A Front Royal man charged with one count of grand larceny and a count of felony firearms possession was sentenced Wednesday morning (Dec. 12) in Rappahannock County Circuit Court.
Commonwealth’s Attorney Art Goff said Timothy Lloyd Freeman, 48, was previously employed as a contractor by Helen and Richard Koldewey between November 2011 and April of this year. Goff said that during the time of his employment, Freeman stole several firearms belonging to the couple, including two 12-gauge shotguns, a .410-gauge shotgun and a pump-action .22 caliber rifle. Goff said Freeman then pawned those guns at National Pawn Brokers, an Arlington pawn shop, receiving several hundred dollars for them.
Freeman, who has previous felony convictions in Texas, was subsequently charged with the illegal possession of the weapons.
Goff recommended Judge Alfred D. Swersky exceed the minimum sentencing guidelines in Freeman’s case, citing Freeman’s “lengthy criminal history, some of which is quite severe.” Goff noted that Freeman did fully cooperate with the Sheriff’s Office in locating the guns, but said Freeman’s crime was a serious violation of trust, and should be treated accordingly.
Defense attorney Kevin Garrity pointed to Freeman’s cooperation with police, as well as his record of steady employment and recent return to church as reasons for Swersky to look toward the lower end of the sentencing guidelines. Garrity also called Freeman’s fiance, Tammy Cummings, as a character witness.
Cummings said she has been dating Freeman for two years, and has noticed a change in him since his jail time began. “His temperament has changed,” she noted. “He’s going to church regularly now and he’s trying to get right with God, and I believe that has changed him.”
Prior to his sentencing, Freeman, dressed in his black-and-white jail jumpsuit, briefly spoke on his own behalf, apologizing to the court and the Koldeweys for his actions.
“I was impaired by alcohol at the time, but that’s not an excuse,” Freeman said tearfully. “If I had been in the state of mind [then] that I’m in today, this never would have happened, and I just hope you’ll have mercy.”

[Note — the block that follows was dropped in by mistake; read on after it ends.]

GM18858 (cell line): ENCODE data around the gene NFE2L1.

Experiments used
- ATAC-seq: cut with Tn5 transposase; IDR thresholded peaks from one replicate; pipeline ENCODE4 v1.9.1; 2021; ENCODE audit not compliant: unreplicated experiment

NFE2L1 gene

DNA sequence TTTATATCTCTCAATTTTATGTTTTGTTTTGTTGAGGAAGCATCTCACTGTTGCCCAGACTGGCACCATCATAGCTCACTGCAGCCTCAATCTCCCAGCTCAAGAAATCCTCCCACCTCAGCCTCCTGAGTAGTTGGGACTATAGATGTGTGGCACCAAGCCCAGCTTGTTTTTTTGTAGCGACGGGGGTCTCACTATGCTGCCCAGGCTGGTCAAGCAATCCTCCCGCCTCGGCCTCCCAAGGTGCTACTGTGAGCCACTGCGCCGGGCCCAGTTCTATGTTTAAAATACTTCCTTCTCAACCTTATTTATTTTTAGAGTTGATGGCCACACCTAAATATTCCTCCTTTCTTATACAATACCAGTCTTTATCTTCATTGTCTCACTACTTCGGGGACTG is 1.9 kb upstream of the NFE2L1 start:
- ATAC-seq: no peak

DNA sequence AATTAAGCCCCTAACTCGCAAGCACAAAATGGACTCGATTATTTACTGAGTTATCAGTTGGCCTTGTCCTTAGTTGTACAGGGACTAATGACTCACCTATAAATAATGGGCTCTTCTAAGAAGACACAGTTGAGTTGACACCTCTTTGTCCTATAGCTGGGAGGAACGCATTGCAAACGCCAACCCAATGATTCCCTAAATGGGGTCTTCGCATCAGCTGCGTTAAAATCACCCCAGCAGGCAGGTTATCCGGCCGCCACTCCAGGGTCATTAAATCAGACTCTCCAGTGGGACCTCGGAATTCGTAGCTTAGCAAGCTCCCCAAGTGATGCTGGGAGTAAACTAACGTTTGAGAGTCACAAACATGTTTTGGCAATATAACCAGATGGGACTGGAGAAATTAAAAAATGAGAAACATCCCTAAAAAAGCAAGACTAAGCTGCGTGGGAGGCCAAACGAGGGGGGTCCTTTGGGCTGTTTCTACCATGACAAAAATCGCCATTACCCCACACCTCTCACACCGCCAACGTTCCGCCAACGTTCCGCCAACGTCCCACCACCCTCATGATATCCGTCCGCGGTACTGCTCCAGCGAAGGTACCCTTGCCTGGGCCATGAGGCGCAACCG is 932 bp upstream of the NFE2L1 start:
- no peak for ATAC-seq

Swersky sentenced Freeman to three years in jail for the grand larceny charge; after Freeman has served six months, the remaining sentence will be suspended for five years, during which time Freeman will be on supervised probation and must remain on uniform good behavior.
Swersky also sentenced Freeman to three years in jail for the felony possession charge. He suspended the entire sentence for five years, on the condition that Freeman remain on supervised probation, exercise good behavior and attend substance abuse counseling. Freeman currently has 15 months left in the Warren County jail for other offenses; his new sentences are set to run consecutively with that jail time.
Freeman must also pay restitution for the weapons, though the exact amount has not been determined.
Joseph Sanford Burns II, 21, of Lignum, was sentenced to serve up to seven months in jail by Rappahannock County Circuit Court Judge Jeffrey W. Parker last Thursday (Dec. 6). Burns was charged with felony possession of the schedule II drug oxycodone, eluding police and a misdemeanor charge of contempt of court.
Goff said Burns, after first being charged in March, “absconded” from his pretrial probation and was missing for several months. Earlier, Goff said, Burns had failed to attend several toxicology screenings, and was subsequently found in violation of his bond and in contempt of court. He was located again in early November.
Goff recommended that the court’s sentence exceed the guidelines, noting that drugs and alcohol were “the bane of [Burns’] existence” and urging that his probation account for his previous substance abuse.
“You need to put him on a tight leash,” Goff told Parker.
Peter Hansen, Burns’ defense council, noted that, as part of a deal with former Commonwealth’s Attorney Peter Luke, Burns had previously cooperated with police and provided information on his cohorts. Hansen said he believed one day in jail for each day Burns was a fugitive would “balance the scales of justice.”
Parker found Burns guilty on all counts. He then sentenced Burns to four years for the felony possession (41 months suspended), two years of supervised probation and revoked Burns’ driving privileges for six months. For eluding police, Burns received six months in prison (suspended) and two years of supervised probation (concurrent with his felony probation); for contempt, Parker added 10 days in jail (concurrent with his felony sentence).